This week’s headlines have been dominated by yet another incident regarding the compromising of mobile devices, with several celebrities and news outlets having outlined Apple’s iCloud as the wrongdoer in this particular sequence of events. But while, after an internal investigation, the Cupertino company has since stepped out and inferred that private photos wouldn’t have leaked out if two-step verification were present, one reporter has done a little digging of his own, and found that in certain pockets of the Web, folks are using law enforcement tools to snatch iCloud backups of unwitting victims.

Apple’s two-step verification system is definitely the wisest course of action that any privacy-concerned party should take, but it was only this week that this was realized by the vast majority of the millions using the company’s cloud-based storage portal. The fact that this incident has occurred is, in many ways, a good thing, for it may prompt others – particularly celebrities – to bolster their security and help to prevent such images from spreading across the Web.

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But while the victims mightn’t have taken the necessary precautions, the Web belies a sinister underbelly of unwanted culprits using government-standard tools to hack iCloud backups. Although said accounts are harder to break into with the presence of two-step verification, it’s alarming to learn not only of how easily these intruders can infiltrate using heavy-duty software, and perhaps even more disconcerting is the apparent prevalence of this invasive behavior.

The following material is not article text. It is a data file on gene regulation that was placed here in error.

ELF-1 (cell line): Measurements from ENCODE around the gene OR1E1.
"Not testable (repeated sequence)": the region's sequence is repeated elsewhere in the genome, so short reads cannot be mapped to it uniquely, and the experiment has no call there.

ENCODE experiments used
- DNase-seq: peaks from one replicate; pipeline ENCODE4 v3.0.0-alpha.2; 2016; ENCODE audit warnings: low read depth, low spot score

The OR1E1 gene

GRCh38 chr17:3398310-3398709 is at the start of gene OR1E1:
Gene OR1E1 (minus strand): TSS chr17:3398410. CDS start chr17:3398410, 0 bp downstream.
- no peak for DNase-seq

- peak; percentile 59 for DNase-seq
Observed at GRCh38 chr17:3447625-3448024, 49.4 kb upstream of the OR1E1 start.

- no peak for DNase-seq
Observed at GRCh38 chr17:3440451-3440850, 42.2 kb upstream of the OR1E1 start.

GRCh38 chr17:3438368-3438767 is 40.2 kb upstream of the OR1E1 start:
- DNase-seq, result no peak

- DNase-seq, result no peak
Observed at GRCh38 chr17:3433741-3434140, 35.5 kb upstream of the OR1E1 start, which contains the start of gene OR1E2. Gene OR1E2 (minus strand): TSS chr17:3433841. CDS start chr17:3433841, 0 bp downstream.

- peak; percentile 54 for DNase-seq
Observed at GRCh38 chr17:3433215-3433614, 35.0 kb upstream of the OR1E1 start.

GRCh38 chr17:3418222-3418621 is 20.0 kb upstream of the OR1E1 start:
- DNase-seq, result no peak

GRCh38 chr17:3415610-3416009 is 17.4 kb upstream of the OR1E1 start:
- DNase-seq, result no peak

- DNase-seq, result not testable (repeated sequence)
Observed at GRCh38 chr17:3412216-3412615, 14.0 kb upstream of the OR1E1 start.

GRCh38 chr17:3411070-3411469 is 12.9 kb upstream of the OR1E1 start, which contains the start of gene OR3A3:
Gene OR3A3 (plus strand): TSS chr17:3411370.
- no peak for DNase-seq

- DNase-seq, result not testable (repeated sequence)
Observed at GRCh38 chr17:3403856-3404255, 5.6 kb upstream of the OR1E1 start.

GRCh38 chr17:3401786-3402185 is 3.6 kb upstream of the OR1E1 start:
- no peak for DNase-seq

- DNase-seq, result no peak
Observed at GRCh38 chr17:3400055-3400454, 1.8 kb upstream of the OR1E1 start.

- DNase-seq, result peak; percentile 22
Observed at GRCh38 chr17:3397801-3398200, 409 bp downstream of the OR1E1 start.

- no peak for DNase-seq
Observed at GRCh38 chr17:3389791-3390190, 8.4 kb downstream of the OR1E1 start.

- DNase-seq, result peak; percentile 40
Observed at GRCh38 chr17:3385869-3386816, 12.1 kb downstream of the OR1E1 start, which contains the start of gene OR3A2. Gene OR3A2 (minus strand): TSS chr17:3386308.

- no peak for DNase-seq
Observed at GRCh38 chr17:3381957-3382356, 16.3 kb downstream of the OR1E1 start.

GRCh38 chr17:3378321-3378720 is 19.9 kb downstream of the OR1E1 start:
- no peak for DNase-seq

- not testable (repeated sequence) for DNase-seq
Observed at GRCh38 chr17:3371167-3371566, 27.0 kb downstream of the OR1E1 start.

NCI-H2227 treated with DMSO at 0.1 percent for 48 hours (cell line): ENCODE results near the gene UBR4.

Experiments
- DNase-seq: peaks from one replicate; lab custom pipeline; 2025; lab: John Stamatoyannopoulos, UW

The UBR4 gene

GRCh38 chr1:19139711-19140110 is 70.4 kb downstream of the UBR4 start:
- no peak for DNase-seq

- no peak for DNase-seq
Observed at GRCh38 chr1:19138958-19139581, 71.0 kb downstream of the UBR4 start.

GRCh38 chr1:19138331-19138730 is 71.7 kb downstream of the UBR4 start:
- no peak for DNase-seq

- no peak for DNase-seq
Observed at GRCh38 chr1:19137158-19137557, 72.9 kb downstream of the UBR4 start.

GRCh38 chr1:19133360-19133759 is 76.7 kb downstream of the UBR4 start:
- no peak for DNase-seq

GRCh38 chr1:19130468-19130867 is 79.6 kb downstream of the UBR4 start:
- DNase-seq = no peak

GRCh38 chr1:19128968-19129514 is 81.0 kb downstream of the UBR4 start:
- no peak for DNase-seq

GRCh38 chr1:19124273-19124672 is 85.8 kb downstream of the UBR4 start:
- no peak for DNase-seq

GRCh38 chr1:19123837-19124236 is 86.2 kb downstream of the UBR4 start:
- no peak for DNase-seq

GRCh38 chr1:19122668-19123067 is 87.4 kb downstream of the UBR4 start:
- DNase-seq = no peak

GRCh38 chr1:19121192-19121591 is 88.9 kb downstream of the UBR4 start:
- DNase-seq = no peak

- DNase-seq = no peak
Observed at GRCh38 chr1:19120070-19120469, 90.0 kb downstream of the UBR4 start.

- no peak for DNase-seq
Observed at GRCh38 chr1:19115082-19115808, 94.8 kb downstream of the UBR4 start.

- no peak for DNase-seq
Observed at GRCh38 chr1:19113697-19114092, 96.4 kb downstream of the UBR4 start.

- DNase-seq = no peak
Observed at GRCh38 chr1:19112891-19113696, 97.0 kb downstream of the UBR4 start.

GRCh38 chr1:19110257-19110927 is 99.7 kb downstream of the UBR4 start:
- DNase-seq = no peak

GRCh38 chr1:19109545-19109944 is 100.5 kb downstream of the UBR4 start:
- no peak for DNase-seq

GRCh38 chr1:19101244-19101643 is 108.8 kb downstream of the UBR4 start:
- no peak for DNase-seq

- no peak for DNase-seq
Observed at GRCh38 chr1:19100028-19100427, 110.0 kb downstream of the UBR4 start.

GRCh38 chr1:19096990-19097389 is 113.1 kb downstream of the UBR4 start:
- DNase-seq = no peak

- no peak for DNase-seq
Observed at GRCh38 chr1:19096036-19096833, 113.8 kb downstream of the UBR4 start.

Wired’s Andy Greenberg decided to saunter over to Anon-IB, an anonymous image board and source of some of the recent celebrity leaks. Therein, he discovered that some hackers discuss law enforcement-level software including one in particular by the name of ElcomSoft Phone Password Breaker (EPPB).

In a nutshell, EPPB allows a user to snatch iCloud backups using an ill-obtained username and password, and not only do certain members of the Anon-IB offer specific instructions on how its done, but actively encourage that others share the stolen data amongst others.

Apparently, the EPPB facility of actually downloading backups from iCloud or Photo Stream is unaffected by two-step verification once a username and password is at hand, but by the same token, using two-step and a strong password may prevent an intruder from obtaining the necessary credentials in the first place.

(Source: Wired)

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